Marco Antoniades, who owns MGA Autos on Latimer Road near Grenfell Tower, said: “Everyone is walking round in shock. I’ve seen a couple of friends nearly in tears in other garages round here. Like in most places in England people get together and help each other in times like this and that’s what we’re trying to do.”
If you are concerned for loved ones the police have set up an emergency line: 0800 0961 233
The Nigerian military Government today annulled the presidential elections held 11 days ago and abandoned its promise to hand power back to elected civilians anytime soon.
The announcement was made in a decree signed by the military leader, Gen. Ibrahim Babangida, who said “these steps were taken to save our judiciary from being ridiculed and politicized locally and internationally.”
But Western diplomats and opposition figures in Nigeria, interviewed by telephone from here, dismissed General Babangida’s excuse for canceling the elections as a duplicitous attempt to wrap in legal terms what is, in effect, an indefinite extension of military rule.
For one thing, the general’s critics said, the military authorities tightly controlled virtually every aspect of the planned transition to civilian rule. Not only did they limit the number of legal parties to two — the right-of-center Republican National Convention and the left-of-center Social Democracy Party — but they also named them, wrote the parties’ platforms, appointed senior party officials, provided campaign funds and even built thousands of party offices.
“The military has only themselves to blame for this mess,” said a Western diplomat with extensive experience in West Africa. He, like many Nigerians, said an orderly transition to civilian rule was doomed from the start because the military authorities were not genuinely committed to the process. Suspend Electoral Commission
In the brief announcement today, General Babangida also suspended the National Electoral Commission, which, since multiparty elections were first announced in 1986, has been the main governmental body responsible for restoring democracy.
The presidential elections, held on June 12 in Nigeria’s 30 states, involved chunks of land that are in many instances more populous and wealthy than many African nations. Roughly one out of every four black Africans is a Nigerian.
And although voter turnout was light by past standards, there was no evidence of the violence and vote-rigging that marred the last round of balloting, nearly a decade ago. Foreign observers generally described the elections as free and fair.
Nonetheless, the election results had been delayed after a spate of legal challenges in the Nigerian courts. By most accounts, the most significant lawsuit was brought on behalf of the Association for a Better Nigeria, a lobbying group of wealthy businessmen, politicians and military officers who had led a highly visible campaign urging General Babangida to remain in office at least four more years.
The association had charged that the transition to civilian rule had already been compromised by widespread vote tampering and corruption. Last week the association won a court order restraining the National Electoral Commission from releasing final election results. The military authorities said today that the profusion of court cases had made a “ridiculous charade” of the elections that could eventually “culminate in judicial anarchy.”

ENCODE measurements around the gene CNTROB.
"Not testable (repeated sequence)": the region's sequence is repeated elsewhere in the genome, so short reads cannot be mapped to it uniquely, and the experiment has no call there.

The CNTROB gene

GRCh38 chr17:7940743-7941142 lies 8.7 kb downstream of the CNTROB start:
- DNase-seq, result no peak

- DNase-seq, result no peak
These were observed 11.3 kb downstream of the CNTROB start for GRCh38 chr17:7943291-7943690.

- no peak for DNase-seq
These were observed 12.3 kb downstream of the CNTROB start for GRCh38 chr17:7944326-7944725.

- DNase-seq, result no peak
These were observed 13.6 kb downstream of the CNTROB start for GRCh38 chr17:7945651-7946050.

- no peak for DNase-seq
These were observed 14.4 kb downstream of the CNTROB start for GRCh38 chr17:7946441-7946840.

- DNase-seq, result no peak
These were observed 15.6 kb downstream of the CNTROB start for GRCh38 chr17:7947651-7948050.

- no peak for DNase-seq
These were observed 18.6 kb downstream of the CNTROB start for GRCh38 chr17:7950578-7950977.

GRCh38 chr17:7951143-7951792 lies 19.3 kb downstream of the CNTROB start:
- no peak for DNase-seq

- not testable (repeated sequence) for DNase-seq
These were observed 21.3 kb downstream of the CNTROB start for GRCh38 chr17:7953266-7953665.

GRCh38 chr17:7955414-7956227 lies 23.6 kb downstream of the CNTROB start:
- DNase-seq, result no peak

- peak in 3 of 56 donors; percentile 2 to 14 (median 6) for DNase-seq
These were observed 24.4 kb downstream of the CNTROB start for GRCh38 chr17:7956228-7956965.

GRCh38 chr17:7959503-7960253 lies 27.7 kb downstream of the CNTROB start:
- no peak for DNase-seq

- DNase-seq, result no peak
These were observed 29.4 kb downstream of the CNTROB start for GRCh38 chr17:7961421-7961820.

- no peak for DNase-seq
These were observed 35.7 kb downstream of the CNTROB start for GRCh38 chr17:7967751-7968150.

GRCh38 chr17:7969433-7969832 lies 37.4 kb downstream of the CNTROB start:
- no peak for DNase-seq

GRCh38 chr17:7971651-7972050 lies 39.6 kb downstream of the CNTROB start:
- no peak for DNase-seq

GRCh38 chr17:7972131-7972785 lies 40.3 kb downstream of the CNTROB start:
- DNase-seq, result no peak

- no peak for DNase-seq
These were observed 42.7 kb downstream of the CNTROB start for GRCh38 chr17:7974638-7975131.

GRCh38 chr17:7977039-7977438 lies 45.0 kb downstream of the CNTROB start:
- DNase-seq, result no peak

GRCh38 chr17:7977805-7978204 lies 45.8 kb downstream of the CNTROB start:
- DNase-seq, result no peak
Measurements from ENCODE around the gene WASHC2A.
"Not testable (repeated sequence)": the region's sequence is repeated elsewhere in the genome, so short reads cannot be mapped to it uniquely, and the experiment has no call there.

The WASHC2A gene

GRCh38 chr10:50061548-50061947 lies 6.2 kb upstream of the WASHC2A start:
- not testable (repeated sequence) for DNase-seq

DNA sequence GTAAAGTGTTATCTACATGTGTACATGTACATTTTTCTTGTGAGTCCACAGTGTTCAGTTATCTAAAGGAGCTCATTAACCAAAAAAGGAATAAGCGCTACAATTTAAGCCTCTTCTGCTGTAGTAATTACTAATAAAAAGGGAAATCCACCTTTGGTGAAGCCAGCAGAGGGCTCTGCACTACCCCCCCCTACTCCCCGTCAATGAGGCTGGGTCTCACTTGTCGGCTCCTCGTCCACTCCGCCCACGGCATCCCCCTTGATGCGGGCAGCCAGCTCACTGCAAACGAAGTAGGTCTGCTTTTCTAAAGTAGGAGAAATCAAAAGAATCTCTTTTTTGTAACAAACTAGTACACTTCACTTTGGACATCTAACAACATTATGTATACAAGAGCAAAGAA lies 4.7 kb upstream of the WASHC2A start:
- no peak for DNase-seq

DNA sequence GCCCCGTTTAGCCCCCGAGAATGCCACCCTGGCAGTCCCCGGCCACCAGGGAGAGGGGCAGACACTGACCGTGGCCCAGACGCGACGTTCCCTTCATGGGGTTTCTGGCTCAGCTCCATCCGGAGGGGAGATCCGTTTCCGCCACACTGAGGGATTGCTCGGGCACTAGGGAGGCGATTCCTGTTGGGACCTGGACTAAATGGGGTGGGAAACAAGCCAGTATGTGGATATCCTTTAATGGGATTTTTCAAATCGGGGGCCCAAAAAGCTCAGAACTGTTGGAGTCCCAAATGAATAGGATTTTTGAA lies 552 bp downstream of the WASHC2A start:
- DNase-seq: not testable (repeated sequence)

The nation’s ruling body, the National Security and Defense Council, which includes General Babangida and other senior military leaders, met this morning and will meet again on Thursday.
There was no immediate reaction to the cancellation from Moshood K. O. Abiola, the candidate of the Social Democratic Party, who held a sturdy lead over his opponent, Bashir Tofa of the National Republican Convention, before counting was halted last week by the National Electoral Commission.
Tonight, according to reports monitored here, Lagos, Nigeria’s largest city, was calm. Criticism From Soyinka
But leading figures in the country, including Wole Soyinka, a writer and an opponent of military rule, have warned that further attempts to block the transition to civilian rule could plunge the country into anarchy.
“A very tiny but powerful cabal is toying with the future of our nation,” Mr. Soyinka said in a statement. “Any further delay in making the people’s verdict official is a deliberate cultivation of chaos.”
Gani Fawehinmi, a lawyer and human rights worker, said in a statement: “The nation is in danger. It is abundantly clear that the military government is leading Nigeria into a political crisis of immeasurable, chaotic proportions.”
The military has been in control in Nigeria for all but nine years since the country gained its independence from Britain in 1960.
It remains to be seen how Nigerians, especially those from the Yoruba ethnic group in the populous southwest, will react to the cancellation. Many Yoruba have long resented the domination of Nigeria’s political life by the mostly northern Hausa-Falani ethnic group, and were ecstatic when one of their own, Mr. Abiola, appeared to have won the recent balloting.
Moreover, there is a pervasive sense among Nigerian Christians that the military authorities favor the northern Islamic groups, who make up about half the country’s 90 million people. Under Maj. Gen. Mohammed Buhari, General Babangida’s predecessor, Christian schools were taken over by the state, and permits to build churches were held up while the construction of mosques increased.